Imagine taking three trains on Sunday to church in another country. Would it be worth your time? Greater Europe Mission missionary Kevin
Flierl does just that—traveling from Germany to Switzerland on a weekly basis.
Swiss work visas are hard to come by, which is why Flierl lives across the border in Germany. In addition to his local ministry, he travels to Switzerland several times a week to build relationships with churches and individuals.
On a typical Sunday, Flierl wakes up at 5 a.m., he takes time to stop and pray for the churches in Switzerland before he catches his first train of the day. “I think it’s important for [churches] to know that there’s someone who is intentional in praying for them,” he said.
Flierl travels from his town Lörrach, Germany to Basel, Switzerland, and then Basel to Zurich and Zurich to Küsnacht. Crossing paths with hundreds of other travelers, he looks for opportunities.
“If I see a man trying to take a photo of his wife, I’ll offer to take a photo of both of them,” Flierl said. It’s this simple interaction that he calls “Operation Camera Gospel.” After taking their photo, he will start a conversation with the couple getting to know them and where they are from. Eventually Flierl brings up the Gospel.
“Sharing the Gospel is a very fruitful day for me. Just to plant the seed; whether they’re open or not…Even if they think this is crazy, that is where I see God very intimately involved in my daily watch,” Flierl said.
He doesn’t waste any time. Not an hour, minute or even second. Flierl is constantly aware of God’s presence throughout his day. Why? Simply because he doesn’t want to miss an opportunity to impact God’s Kingdom in Switzerland. He’s shared the Gospel with many individuals during his Sunday commute. Then, he arrives at church.
Flierl’s vision for his ministry is Ephesians 4:11-14, “So Christ himself gave the apostles, the prophets, the evangelists, the pastors and teachers, to equip his people for works of service, so that the body of Christ may be built up until we all reach unity in faith and in the knowledge of the Son of God and become mature, attaining to the whole measure of the fullness of Christ. Then we will no longer be infants, tossed back and forth by the waves, and blown here and there by every wind of teaching and by the cunning and craftiness of people in their deceitful scheming.”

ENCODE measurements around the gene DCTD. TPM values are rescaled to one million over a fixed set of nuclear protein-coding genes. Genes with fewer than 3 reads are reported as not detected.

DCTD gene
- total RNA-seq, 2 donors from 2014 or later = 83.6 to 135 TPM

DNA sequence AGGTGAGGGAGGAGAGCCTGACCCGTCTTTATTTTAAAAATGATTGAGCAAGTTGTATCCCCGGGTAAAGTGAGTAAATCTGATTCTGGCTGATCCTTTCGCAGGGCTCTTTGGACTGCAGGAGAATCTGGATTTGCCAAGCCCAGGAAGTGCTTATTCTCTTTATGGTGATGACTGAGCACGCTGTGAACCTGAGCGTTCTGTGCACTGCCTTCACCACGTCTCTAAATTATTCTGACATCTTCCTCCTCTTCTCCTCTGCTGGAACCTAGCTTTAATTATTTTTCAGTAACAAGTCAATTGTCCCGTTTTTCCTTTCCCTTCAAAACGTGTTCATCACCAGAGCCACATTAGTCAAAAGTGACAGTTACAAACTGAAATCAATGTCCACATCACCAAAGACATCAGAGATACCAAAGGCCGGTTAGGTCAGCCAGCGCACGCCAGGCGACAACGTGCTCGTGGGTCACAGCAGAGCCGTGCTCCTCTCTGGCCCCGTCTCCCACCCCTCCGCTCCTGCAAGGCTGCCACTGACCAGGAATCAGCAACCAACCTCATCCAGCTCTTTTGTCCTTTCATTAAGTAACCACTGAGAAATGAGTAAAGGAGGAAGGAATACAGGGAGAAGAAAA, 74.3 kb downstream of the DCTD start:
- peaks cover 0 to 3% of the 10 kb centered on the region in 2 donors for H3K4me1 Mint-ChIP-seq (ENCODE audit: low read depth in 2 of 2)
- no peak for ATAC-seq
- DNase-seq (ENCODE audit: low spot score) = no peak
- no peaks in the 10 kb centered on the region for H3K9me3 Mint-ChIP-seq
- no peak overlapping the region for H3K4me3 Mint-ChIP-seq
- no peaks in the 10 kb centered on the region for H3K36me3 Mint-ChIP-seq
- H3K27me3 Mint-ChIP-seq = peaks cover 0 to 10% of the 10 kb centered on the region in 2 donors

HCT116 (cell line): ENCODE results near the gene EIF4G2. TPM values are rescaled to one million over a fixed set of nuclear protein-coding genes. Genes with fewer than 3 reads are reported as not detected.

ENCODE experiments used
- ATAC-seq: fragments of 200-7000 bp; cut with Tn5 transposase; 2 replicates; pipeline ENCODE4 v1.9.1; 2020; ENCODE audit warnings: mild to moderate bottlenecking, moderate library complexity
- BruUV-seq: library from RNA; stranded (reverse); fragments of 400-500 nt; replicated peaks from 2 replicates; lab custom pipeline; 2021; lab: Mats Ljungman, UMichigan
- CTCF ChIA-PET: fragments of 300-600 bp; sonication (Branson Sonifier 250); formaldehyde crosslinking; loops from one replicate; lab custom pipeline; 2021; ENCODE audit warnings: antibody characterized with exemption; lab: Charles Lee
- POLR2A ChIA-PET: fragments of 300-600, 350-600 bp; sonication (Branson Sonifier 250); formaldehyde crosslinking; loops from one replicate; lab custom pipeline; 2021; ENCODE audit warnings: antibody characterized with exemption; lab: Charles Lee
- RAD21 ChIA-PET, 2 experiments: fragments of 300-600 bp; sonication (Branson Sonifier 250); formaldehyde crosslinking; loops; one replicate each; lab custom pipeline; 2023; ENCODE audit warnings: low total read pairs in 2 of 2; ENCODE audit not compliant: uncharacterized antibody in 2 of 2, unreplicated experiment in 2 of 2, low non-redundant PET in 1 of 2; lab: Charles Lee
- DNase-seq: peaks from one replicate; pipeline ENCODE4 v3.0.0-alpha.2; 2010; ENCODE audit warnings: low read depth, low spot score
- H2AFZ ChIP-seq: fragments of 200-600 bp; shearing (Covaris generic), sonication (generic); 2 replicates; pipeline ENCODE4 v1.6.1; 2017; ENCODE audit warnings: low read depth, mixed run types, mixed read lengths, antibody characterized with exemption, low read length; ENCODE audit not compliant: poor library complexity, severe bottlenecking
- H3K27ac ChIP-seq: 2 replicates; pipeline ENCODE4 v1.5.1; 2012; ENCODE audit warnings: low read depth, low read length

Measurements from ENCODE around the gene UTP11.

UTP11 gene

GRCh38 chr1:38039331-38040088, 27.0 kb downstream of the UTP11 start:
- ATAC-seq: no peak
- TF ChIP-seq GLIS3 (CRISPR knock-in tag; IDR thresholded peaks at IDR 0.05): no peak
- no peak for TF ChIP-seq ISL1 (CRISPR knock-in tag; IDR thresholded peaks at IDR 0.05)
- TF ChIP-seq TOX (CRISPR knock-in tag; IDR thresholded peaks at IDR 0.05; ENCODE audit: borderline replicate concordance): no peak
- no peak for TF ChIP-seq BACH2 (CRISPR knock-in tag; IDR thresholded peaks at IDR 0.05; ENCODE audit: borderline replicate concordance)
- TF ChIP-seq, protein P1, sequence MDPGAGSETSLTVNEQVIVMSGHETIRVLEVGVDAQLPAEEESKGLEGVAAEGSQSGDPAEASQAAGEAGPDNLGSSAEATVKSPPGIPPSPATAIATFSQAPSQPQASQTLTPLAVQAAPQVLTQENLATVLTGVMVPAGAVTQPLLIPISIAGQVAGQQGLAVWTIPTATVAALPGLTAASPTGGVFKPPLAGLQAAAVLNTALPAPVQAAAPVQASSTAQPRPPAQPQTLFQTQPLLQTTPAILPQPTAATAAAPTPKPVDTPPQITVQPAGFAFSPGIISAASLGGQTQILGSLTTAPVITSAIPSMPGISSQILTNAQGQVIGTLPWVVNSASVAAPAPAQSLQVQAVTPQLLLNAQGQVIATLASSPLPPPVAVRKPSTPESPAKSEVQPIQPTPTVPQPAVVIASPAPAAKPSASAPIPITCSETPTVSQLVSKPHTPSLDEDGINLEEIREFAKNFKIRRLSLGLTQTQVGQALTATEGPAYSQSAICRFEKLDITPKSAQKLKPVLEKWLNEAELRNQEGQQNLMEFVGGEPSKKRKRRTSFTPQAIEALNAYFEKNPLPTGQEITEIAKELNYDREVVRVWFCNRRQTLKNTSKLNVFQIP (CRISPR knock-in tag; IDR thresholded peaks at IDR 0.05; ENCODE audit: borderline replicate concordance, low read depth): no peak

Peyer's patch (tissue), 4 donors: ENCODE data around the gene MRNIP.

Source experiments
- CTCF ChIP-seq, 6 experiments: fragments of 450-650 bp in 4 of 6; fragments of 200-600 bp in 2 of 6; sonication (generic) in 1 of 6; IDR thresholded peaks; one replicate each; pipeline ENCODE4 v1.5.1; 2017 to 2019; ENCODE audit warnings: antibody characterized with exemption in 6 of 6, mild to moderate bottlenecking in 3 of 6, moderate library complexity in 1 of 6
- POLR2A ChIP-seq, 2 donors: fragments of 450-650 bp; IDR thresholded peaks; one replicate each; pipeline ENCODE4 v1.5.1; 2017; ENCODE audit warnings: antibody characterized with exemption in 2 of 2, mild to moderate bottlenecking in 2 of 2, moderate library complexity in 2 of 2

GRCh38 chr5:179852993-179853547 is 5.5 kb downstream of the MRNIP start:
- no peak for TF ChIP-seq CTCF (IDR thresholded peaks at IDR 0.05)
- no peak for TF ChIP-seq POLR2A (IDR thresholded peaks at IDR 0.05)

He doesn’t just want to serve the church, but to inspire others in the church to get involved in the ministry as well.
It’s at church that Flierl volunteers to play the piano and has meetings with pastors to help them strategize for their future events and outreach. Currently, he takes groups out to share the Gospel.
“They watch me share the Gospel, then we discuss and pray, and they learn. The following week, we give a report of what we experienced because it models for the [congregation] what they should be doing. Those that are handcuffed to fear; I try to free them from that,” Flierl said.
After lunch with one of the many guys he disciples, he heads back to the train station to start his journey home.
A twelve-hour day—crossing borders, looking for people open to the Gospel, supporting churches and sharing with them ways to pray for their city—every moment lived with intention to expand God’s Kingdom.
This is just one day of one missionary in Europe. With the same prayerful mindset, how could you live out a day of impact?